As you may have previously read, I also installed some new picture styles on my camera from VisionColor, today I used Cinelook to see what the footage looks like out of camera, without grading. So far, without adjustment the picture was punchy with a good colour tone present, not flat and neutral like I previously used. It certainly has given the footage a baked in ‘look’ while recording which will definitely speed up the post-production process.
It was great being in the outdoors, I often spend way too much time on the computer and neglect our very green, rural backyard, which deserves to be appreciated, remembered and captured in moving image.
I’ve processed all of the footage now, using most of what I shot. It is simply put to music, in this case the serene 1:1 by Brian Eno, which was very fitting for the scene. I have applied no colour correction, grading or effects to the clips whatsoever, to demonstrate the cinematography at hand.
I will post the link up later!
I hope you like it, and please share around!!
Now SWPP is over for me, I am free to release the ‘Behind The Scenes’ videos I shot down in Falmouth! Here is the second video; a model videoshoot using Canon, Manfrotto, Elinchrom equipment.
Please like and share 🙂 http://vimeo.com/84036470
I continue to work on the promo videos for Canon/Manfrotto/Elinchom today. After shooting the material in a ‘neutral’ picture style, there was still a lot of contrast, sharpness and saturation in the image. This has caused a couple of problems with the adjustment of the levels and colours when grading.
Burnt in footage is where detail is lost due to a crushed dynamic range, out of focus picture, or a mis-interpreted colour balance (and plenty more). This footage is notably harder to work with due to the loss of detail; and when you come to colour correct or grade the shots, life becomes more difficult as hues and light levels are burnt in to the image. Applying numerous filters and effects to remedy this can only add noise and grain, and degrade the footage so it is important to remember to flatten the image before shooting!
Even with a neutral picture style selected, the internal settings for contrast, saturation etc sometimes remain the same, so remember to go into the picture style settings and set them all to the lowest. This will achieve a flat picture which is much easier to work with in post. For those who don’t wish to apply heavy corrections or grading to your shots, shooting in neutral will work fine too, just add contrast when editing to remove the gamma grey curve and punch out the sharpness!
I’ve had to resort to black and white images for some shots due to burning in detail in low light shooting situations.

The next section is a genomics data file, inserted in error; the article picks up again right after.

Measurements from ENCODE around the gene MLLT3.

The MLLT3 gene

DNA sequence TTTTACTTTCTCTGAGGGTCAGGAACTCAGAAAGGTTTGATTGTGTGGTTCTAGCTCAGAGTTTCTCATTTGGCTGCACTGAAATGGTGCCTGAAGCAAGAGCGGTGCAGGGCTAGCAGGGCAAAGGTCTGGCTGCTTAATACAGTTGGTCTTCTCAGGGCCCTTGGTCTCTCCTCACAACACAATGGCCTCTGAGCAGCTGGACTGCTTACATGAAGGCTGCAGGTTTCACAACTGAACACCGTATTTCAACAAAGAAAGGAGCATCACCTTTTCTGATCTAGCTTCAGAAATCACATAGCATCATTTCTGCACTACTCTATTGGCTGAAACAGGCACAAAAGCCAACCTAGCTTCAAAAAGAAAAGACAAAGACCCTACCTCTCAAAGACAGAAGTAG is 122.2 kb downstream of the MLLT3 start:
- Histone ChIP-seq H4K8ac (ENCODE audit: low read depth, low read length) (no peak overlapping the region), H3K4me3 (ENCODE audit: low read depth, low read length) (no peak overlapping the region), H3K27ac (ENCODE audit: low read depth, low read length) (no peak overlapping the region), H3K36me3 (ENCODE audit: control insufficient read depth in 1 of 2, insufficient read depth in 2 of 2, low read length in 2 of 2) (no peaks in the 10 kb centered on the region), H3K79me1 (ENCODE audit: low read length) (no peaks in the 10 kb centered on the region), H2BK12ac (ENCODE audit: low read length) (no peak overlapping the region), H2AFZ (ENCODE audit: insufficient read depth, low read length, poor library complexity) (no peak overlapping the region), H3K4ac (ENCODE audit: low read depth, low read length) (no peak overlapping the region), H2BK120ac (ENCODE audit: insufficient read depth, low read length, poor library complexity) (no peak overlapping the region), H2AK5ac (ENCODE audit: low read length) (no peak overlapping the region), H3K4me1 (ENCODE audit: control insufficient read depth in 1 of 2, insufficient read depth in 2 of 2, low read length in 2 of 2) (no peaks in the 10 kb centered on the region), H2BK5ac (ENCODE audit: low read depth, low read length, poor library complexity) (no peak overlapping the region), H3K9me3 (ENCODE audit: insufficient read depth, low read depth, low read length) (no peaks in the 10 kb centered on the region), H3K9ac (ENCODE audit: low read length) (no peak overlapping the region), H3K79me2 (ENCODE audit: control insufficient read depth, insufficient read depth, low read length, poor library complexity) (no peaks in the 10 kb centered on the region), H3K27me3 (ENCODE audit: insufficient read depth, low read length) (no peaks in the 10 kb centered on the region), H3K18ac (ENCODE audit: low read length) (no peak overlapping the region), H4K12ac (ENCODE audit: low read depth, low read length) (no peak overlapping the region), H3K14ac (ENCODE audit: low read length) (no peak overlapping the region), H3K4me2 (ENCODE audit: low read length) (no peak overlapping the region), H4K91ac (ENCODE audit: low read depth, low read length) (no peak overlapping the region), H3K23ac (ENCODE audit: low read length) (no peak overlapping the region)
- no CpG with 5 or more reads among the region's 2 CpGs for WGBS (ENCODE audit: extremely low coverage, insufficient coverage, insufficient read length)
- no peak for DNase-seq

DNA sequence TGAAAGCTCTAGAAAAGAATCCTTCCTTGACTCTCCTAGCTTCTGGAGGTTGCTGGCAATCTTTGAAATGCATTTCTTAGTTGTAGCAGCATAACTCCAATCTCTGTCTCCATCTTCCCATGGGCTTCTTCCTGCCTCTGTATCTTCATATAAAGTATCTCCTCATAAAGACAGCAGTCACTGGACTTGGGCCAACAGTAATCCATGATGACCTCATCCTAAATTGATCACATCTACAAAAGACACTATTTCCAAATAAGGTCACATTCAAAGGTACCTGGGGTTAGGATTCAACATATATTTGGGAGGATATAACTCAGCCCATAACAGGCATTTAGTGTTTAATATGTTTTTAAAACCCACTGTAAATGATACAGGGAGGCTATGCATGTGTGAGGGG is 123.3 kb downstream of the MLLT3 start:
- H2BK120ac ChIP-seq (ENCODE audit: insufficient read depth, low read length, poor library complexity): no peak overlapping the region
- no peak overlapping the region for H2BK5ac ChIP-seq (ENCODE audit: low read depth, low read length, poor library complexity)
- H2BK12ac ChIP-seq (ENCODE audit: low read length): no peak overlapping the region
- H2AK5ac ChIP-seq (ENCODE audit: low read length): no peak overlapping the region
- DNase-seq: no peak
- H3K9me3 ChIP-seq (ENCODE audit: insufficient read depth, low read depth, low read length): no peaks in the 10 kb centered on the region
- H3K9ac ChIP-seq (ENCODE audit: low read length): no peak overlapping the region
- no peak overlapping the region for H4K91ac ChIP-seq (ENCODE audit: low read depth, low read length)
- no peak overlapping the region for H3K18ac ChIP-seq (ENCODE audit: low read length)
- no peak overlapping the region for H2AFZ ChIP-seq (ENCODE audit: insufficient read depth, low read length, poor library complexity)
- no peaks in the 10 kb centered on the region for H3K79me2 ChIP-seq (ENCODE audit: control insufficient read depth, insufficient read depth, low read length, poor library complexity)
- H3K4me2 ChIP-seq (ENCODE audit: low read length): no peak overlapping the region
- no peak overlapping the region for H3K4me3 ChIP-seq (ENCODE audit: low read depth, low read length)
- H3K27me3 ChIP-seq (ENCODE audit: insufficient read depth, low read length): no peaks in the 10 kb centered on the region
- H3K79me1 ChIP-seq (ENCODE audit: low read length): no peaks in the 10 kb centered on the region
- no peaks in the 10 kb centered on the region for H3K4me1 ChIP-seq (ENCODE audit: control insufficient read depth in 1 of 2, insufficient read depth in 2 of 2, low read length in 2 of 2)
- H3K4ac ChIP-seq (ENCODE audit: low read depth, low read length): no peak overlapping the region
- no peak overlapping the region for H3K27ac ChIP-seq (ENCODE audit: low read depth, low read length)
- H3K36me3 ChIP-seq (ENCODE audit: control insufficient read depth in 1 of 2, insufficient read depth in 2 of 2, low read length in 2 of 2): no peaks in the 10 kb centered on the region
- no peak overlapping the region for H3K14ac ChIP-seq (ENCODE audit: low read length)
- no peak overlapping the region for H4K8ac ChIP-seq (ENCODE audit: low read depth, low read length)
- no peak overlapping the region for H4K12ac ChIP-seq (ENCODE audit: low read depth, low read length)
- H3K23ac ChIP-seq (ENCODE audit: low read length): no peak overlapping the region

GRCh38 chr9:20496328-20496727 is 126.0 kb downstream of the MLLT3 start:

Here are some example frames of what I have been working with, and how I have graded them.
These are the frames from the second video. I was in a studio conversion for the MUA part, and Bjorn’s place for the shoot. White balance wise it was cool, and when shooting directly into the the window I got a lovely hazy light effect.
We shot the first part at Gylly beach in Falmouth with Carly who runs an extreme fitness group called BootyCamp. Going for a gritty, filmic look for the gym part I used negative bleach bypass. For the beach, I tried to add some drama to the already crashing sea, unluckily for us it was freezing cold so we weren’t up for staying there for long.
Captured with the Canon 5D Mark III, Tamron 24-70 F/2.8 VC, Sigma 70-200 F/2.8 OS, Samyang 14mm T/3.1, 35mm and 85mm T/1.5. Post production in Adobe Premiere Pro CS6 and graded using the in built colour correction tools and Red Giant Magic Bullet Looks.
When all the components to my new editing system arrive I am going to be transferring the grading workflow to Adobe SpeedGrade instead of Magic Bullet due to its ease of use, features and tools for cinematic grading as well as having an accelerated 2GB GPU with CUDA graphics… 😀
The videos will be released next week on Vimeo, so watch this space for updates! If you can’t wait until then, get down to SWPP on Saturday where I will be showing the video with Bjorn and talking about working with video on DSLR!
This gives you a bit of an example of what I’ve done to work with footage that has some lacking detail, creating a visual style to convey the subject of the video.
Got any questions? Send them my way!
Stills Copyright Adam Plowden Videography 2014.
I’ve finally got around to working on the Manfrotto Backpack50 product video that I shot back in November with Glen and Sam. I made the most of the beautiful ‘golden hour’ to capture unique images of the product in use. The shoot location was our usual hotspot for kit testing; Epsom Downs.
The Backpack50 is an insanely good bag, dedicated to protecting your prized possessions and increasing your productivity when out on a photo or video shoot. Aimed at both professional videographers and photographers; the bag features plenty of space for multiple camera bodies, lenses and telephoto lenses. For the on-the-go editor, you can also carry a laptop and a tablet with you, as well as strapping on a tripod. Your complete equipment in one bag. One solution.
I’m editing the footage in Premiere Pro, to achieve that awesome bokeh I used a Nikor 50mm F/1.4 manual lens and shot handheld, so I will be applying some stabilization to those shots. Because of the strong sunlight, I worked with that light to determine the exposure of my subject, Glen. Essentially putting him in a silhouette, defining his and the backpacks shape. For the ambient settings I was working with, I believe this worked well, and is a good technique to try when shooting in the golden hour!
However, when working with low contrast ratios (number of stops between black and white) it is easy to over or under expose parts of the image, which not only burns in detail but can cause problems when encoding and playing back the video, so remember to check your reference monitors and keep to legal limits!
More to come later!